Facts about Obesity in the UK
“Obese” is the description given to a very overweight person, with a lot of body fat. The UK has the sixth highest obesity rate amongst OECD countries and the highest in Western Europe. This figure makes Britain now has the highest rate of Obesity compared to all other European countries.
Being overweight is measured by body mass index or BMI (body mass divided by the square of the body height). For adults, a BMI of 25 or more is considered overweight and a BMI of 30 or more is considered obese (severely overweight). A person is considered morbidly obese if the BMI is above 40. Morbid obesity is a life-threatening condition.
What can be done to help resolve the UK’s obesity crisis?
According to the National Bariatric Surgery Register, the organisation of surgeons responsible for obesity operations, the NHS could carry out many more stomach-shrinking surgical procedures than it currently does. The register’s chair, Marco Adamo, claimed recently that this sort of surgery is much more commonplace in places like France where it ‘makes a big difference’ to people’s health.Reducing stomach size by surgery may seem like last resort when it comes to tackling extreme levels – known by clinicians as morbid obesity.
Diet and Obesity
Of course, the reasons why the UK should show more incidences of overweight people, obese people and morbidly obese people than other countries is not down to any single factor. Lifestyle plays its part, however. Professor John Newton, who is the director of health improvement at Public Health England, has stated that recent studies carried out in North America and Europe indicate that diet and obesity-related diseases are linked and spreading around the globe. In other words, traditionally British foods, high in saturated fats – like deep-fried fish and chips, meat pies and toad in the hole – might not necessarily be eaten in other countries, but similar levels of fat become increasingly consumed.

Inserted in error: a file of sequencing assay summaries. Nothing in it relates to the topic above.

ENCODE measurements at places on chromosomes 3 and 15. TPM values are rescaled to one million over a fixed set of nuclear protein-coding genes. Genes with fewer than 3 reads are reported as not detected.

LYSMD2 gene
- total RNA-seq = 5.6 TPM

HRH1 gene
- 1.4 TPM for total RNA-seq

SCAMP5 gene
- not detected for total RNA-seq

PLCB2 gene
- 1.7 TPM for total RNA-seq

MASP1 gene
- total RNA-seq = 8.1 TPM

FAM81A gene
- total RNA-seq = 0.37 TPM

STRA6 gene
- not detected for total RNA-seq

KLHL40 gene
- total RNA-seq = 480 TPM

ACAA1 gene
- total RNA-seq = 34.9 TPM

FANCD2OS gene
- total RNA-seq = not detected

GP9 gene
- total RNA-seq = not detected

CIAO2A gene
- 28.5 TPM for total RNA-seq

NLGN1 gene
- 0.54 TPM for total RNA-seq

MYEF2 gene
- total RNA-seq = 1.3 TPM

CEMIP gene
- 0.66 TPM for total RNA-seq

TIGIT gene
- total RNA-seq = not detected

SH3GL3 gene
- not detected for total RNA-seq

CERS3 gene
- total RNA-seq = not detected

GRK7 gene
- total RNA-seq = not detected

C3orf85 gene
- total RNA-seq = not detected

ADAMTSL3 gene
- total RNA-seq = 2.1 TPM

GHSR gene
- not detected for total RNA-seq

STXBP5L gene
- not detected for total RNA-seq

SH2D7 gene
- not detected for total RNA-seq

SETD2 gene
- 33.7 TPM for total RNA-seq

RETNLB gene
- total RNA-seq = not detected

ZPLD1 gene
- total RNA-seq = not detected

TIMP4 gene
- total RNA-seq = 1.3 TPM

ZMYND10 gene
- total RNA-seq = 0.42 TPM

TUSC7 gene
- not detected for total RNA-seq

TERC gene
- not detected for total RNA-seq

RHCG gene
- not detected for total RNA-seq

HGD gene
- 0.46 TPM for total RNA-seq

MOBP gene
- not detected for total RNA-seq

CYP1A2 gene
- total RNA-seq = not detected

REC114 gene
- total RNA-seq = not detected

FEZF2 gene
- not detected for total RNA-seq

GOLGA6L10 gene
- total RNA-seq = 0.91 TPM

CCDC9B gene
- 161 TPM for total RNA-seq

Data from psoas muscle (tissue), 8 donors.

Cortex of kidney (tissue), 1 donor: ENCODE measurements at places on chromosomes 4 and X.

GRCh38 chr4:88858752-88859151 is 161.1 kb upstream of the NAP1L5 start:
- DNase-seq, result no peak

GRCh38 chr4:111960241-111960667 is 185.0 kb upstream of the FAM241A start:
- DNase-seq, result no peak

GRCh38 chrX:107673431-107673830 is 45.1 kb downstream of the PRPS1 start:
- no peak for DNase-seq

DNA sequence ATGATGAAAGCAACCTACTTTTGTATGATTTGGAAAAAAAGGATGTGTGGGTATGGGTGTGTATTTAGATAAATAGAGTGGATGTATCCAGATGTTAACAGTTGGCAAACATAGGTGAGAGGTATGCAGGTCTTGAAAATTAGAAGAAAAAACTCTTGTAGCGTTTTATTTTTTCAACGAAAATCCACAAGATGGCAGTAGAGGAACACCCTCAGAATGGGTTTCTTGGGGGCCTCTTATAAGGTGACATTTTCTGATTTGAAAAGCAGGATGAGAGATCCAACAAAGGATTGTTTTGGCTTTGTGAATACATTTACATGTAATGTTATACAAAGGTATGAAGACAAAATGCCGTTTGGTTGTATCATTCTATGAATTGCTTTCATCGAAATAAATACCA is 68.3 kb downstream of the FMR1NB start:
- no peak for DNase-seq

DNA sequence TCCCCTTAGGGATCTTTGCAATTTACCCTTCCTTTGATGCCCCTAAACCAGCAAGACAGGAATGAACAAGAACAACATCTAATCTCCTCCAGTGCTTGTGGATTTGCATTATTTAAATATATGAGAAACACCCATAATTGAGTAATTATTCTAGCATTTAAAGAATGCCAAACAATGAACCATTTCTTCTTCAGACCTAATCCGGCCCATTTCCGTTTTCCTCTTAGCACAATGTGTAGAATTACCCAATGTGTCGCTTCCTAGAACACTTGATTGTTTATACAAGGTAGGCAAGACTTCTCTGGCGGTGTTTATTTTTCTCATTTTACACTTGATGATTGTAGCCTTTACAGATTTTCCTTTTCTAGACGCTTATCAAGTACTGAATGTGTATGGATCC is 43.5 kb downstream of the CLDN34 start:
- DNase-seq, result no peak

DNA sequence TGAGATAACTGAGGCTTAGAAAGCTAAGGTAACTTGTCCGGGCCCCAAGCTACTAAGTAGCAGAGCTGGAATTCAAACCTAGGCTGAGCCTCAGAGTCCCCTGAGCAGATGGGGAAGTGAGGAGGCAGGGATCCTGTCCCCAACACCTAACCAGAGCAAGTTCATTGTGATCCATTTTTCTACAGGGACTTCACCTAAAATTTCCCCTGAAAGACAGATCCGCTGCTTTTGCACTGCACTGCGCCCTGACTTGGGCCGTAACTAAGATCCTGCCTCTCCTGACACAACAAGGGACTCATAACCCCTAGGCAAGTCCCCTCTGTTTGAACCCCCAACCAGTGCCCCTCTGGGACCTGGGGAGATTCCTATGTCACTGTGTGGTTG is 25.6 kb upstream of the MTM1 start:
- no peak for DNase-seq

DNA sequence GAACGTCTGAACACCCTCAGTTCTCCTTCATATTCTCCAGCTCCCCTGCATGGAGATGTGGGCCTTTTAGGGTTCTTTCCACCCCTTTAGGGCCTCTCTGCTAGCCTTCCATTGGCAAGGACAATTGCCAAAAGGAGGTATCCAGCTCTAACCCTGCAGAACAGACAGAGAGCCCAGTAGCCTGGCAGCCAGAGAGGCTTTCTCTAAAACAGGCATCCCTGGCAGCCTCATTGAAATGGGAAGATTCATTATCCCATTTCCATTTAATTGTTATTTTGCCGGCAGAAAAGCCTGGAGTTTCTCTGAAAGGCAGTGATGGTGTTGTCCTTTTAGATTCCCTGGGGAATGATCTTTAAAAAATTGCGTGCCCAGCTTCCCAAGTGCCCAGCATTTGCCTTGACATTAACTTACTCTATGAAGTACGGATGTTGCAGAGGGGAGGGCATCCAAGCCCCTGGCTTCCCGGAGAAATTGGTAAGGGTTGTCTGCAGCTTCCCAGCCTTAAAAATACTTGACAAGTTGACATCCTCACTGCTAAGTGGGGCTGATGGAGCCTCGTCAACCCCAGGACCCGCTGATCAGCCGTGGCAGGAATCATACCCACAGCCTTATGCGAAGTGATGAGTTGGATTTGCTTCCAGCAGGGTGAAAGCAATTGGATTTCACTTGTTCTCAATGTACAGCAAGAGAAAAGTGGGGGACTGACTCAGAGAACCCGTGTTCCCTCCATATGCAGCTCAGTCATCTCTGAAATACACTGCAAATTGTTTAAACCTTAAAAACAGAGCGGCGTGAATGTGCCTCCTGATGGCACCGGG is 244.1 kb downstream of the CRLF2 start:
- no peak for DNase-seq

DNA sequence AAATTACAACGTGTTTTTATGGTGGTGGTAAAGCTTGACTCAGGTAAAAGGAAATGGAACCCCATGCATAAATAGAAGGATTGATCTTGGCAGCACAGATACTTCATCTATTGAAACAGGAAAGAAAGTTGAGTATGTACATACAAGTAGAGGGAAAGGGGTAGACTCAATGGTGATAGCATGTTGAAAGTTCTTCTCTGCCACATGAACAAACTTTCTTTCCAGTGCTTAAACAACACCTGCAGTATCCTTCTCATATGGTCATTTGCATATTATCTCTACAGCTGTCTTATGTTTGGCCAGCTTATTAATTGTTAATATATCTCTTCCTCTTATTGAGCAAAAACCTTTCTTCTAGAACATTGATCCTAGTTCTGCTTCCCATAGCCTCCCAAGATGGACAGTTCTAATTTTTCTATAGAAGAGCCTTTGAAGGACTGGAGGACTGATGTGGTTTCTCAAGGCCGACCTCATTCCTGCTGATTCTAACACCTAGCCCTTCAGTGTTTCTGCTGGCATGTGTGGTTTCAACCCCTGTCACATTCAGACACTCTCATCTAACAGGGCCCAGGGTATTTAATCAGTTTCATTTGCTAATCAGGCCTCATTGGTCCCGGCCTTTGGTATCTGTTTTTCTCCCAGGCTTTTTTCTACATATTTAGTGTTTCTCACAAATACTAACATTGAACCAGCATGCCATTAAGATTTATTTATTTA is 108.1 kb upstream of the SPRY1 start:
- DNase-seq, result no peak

Adopting a less traditional British diet with less fat content, such as that which is eaten in many parts of Asia, could well mean that fewer incidences of obesity are reported in future. Unsurprisingly, therefore, the NHS recommends shifting to a balanced diet and more frequent exercise as the two key methods of tackling the problem.
Risks of Obesity
According to the NHS, the following are the main risks that are life-threatening conditions that cause physical changes in the body. As well as physical changes a person can experience Psychological issues with having low self-esteem that can lead to depression.
The following are some health conditions you have a higher risk of developing Obesity:
-Sleep disorders such as Sleep Apnea
-Some types of Cancer, such as Bowel and Breast cancer
In the United States, anti-obesity treatment has already been approved which can help certain obesity patients. The US Food and Drug Admiration (FDA) has responsibility for approving any new therapies including drugs. In the UK, a similar role is undertaken by the Medicines and Healthcare products Regulatory Agency (MHRA). According to the NHS, anti-obesity drugs have been passed as safe to use in the UK although only one is approved for use by that organisation, usually for people with a body mass index of 30 or higher.
The FDA has approved multiple drug therapies in the fight against morbid obesity. Most are administered orally and various studies have been conducted in order to measure their effectiveness, especially when a course is taken in conjunction with other activities, such as an alteration in dietary intake. From the available research, it appears that relying on anti-obesity drugs alone is not a reliable method and lifestyle changes are required by most people, too.
In the US, drug therapies are backed by the many calls for lifestyle changes. Rightly, this is often identified with a change of mindset among the public as much as it is an alteration to everyday habits. Good ideas like ‘rewarding’ good behaviours rather than ‘punishing’ bad ones tend to be put forward.
According to the British Obesity Society (OBS), one in four British adults were obese in 2014. Childhood obesity is also a problem due to the fact that OBS data reveals that a tenth of children aged between four and five are obese, with around twice that number being classed as overweight.
With childhood obesity growing, it stands to reason that British become obese among adults looks set to rise. Already, the UK ranks in the top five for causes among the leading industrialised nations.
Getting adequate Support for Obesity
Overall, obese people should take heart that help is out there. By adjusting our diets and exercise regime, we can take control of what is causing obesity.
Of course, drug therapies are available too, which will assist with the adoption of a more active way of life. If you’re obese, speak to your GP for the best medical advice about losing weight safely.
Sources: British Obesity Society, NHS, FDA.Gov, NCBI, WebMD